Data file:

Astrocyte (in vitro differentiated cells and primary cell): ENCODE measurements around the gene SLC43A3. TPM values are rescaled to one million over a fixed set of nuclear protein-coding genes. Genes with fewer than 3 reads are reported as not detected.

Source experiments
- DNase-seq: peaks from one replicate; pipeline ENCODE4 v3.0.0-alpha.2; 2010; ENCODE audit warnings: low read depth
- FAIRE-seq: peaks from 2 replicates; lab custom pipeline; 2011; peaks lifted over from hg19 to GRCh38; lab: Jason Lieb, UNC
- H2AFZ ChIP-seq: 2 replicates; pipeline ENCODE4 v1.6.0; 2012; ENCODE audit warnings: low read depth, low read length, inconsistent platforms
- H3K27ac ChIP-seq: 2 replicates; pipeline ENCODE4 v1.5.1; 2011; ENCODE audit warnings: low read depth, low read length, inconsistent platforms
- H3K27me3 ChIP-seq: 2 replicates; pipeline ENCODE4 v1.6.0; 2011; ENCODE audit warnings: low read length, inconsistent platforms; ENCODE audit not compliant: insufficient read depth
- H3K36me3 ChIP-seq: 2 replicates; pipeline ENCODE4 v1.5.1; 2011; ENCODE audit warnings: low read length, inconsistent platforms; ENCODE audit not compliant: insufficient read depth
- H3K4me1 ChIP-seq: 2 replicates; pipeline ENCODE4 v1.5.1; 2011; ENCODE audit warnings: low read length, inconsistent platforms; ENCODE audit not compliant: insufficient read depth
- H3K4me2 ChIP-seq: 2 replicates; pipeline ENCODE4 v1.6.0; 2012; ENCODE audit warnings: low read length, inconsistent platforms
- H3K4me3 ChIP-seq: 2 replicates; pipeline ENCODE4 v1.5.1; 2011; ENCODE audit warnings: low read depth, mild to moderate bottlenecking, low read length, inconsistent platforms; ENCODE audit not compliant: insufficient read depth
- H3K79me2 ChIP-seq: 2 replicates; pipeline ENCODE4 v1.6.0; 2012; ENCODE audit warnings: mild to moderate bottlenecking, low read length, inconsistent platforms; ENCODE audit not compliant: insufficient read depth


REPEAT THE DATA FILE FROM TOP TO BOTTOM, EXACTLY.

Astrocyte (in vitro differentiated cells and primary cell): ENCODE measurements around the gene SLC43A3. TPM values are rescaled to one million over a fixed set of nuclear protein-coding genes. Genes with fewer than 3 reads are reported as not detected.

Source experiments
- DNase-seq: peaks from one replicate; pipeline ENCODE4 v3.0.0-alpha.2; 2010; ENCODE audit warnings: low read depth
- FAIRE-seq: peaks from 2 replicates; lab custom pipeline; 2011; peaks lifted over from hg19 to GRCh38; lab: Jason Lieb, UNC
- H2AFZ ChIP-seq: 2 replicates; pipeline ENCODE4 v1.6.0; 2012; ENCODE audit warnings: low read depth, low read length, inconsistent platforms
- H3K27ac ChIP-seq: 2 replicates; pipeline ENCODE4 v1.5.1; 2011; ENCODE audit warnings: low read depth, low read length, inconsistent platforms
- H3K27me3 ChIP-seq: 2 replicates; pipeline ENCODE4 v1.6.0; 2011; ENCODE audit warnings: low read length, inconsistent platforms; ENCODE audit not compliant: insufficient read depth
- H3K36me3 ChIP-seq: 2 replicates; pipeline ENCODE4 v1.5.1; 2011; ENCODE audit warnings: low read length, inconsistent platforms; ENCODE audit not compliant: insufficient read depth
- H3K4me1 ChIP-seq: 2 replicates; pipeline ENCODE4 v1.5.1; 2011; ENCODE audit warnings: low read length, inconsistent platforms; ENCODE audit not compliant: insufficient read depth
- H3K4me2 ChIP-seq: 2 replicates; pipeline ENCODE4 v1.6.0; 2012; ENCODE audit warnings: low read length, inconsistent platforms
- H3K4me3 ChIP-seq: 2 replicates; pipeline ENCODE4 v1.5.1; 2011; ENCODE audit warnings: low read depth, mild to moderate bottlenecking, low read length, inconsistent platforms; ENCODE audit not compliant: insufficient read depth
- H3K79me2 ChIP-seq: 2 replicates; pipeline ENCODE4 v1.6.0; 2012; ENCODE audit warnings: mild to moderate bottlenecking, low read length, inconsistent platforms; ENCODE audit not compliant: insufficient read depth